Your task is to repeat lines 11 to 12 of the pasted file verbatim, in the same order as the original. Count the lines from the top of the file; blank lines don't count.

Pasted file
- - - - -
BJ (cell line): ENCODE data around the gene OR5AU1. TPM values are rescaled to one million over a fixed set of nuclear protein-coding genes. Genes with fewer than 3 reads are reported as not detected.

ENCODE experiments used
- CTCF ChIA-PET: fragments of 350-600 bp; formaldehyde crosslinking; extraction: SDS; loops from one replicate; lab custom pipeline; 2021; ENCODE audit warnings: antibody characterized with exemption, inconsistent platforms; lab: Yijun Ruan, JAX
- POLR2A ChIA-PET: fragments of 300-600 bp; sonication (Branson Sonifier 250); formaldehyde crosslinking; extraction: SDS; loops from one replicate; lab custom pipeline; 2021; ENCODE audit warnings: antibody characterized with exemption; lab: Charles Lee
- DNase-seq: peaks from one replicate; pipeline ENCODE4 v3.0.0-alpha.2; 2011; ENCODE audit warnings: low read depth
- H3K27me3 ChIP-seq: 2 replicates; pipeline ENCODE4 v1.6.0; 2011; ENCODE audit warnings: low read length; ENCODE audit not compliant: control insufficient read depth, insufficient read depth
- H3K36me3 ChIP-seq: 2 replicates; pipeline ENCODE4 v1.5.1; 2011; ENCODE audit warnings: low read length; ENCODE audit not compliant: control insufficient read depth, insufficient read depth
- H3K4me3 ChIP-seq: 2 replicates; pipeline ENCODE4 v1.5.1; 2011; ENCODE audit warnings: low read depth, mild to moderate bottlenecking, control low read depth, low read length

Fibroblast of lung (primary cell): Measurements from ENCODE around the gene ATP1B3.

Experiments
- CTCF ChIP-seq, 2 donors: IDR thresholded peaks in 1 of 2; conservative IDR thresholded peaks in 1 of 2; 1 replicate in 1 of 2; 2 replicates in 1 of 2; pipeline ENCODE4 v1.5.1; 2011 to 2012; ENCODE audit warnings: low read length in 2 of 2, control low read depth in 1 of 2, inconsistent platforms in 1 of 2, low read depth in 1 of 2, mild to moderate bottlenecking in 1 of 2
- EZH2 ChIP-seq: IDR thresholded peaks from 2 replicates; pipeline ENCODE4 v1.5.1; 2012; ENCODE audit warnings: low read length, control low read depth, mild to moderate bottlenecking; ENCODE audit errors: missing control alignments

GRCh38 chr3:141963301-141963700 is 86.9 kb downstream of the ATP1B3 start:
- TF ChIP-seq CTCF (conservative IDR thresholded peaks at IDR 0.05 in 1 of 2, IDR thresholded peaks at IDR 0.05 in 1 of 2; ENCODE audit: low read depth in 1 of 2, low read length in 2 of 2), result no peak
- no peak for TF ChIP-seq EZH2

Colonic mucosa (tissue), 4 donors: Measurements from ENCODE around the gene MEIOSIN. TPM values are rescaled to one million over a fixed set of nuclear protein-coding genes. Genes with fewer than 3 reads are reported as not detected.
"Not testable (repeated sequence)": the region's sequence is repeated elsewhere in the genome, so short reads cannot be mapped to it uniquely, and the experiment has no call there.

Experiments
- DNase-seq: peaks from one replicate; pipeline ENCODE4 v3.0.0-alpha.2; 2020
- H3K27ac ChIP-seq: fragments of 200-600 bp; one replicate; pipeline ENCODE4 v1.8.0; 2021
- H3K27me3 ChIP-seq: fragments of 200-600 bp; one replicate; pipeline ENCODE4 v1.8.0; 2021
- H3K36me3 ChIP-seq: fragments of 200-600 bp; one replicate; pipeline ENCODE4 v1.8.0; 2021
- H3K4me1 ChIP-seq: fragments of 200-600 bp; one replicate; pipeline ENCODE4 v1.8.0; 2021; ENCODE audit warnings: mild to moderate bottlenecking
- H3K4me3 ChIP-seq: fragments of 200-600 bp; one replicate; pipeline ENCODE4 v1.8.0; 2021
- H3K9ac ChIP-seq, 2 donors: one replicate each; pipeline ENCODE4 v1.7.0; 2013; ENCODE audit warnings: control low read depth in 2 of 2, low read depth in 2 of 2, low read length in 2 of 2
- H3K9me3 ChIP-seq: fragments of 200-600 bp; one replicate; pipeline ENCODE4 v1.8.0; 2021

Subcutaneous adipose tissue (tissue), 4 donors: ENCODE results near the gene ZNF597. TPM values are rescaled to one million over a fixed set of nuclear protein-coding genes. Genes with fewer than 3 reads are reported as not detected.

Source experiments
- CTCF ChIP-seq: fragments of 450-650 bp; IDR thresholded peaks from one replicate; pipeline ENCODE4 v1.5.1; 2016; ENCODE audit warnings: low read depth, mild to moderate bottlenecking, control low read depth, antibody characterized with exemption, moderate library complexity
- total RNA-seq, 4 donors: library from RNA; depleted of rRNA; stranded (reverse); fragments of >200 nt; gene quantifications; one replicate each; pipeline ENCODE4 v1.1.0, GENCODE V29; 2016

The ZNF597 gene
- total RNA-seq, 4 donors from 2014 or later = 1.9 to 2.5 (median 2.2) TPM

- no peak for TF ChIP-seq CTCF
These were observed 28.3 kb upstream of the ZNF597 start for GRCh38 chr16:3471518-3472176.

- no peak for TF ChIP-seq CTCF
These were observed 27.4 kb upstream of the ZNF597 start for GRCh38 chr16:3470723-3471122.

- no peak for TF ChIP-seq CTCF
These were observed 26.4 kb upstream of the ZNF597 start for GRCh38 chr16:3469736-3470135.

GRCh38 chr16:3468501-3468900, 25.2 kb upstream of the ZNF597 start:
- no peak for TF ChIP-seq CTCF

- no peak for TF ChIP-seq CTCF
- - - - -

- CTCF ChIP-seq, 2 donors: IDR thresholded peaks in 1 of 2; conservative IDR thresholded peaks in 1 of 2; 1 replicate in 1 of 2; 2 replicates in 1 of 2; pipeline ENCODE4 v1.5.1; 2011 to 2012; ENCODE audit warnings: low read length in 2 of 2, control low read depth in 1 of 2, inconsistent platforms in 1 of 2, low read depth in 1 of 2, mild to moderate bottlenecking in 1 of 2
- EZH2 ChIP-seq: IDR thresholded peaks from 2 replicates; pipeline ENCODE4 v1.5.1; 2012; ENCODE audit warnings: low read length, control low read depth, mild to moderate bottlenecking; ENCODE audit errors: missing control alignments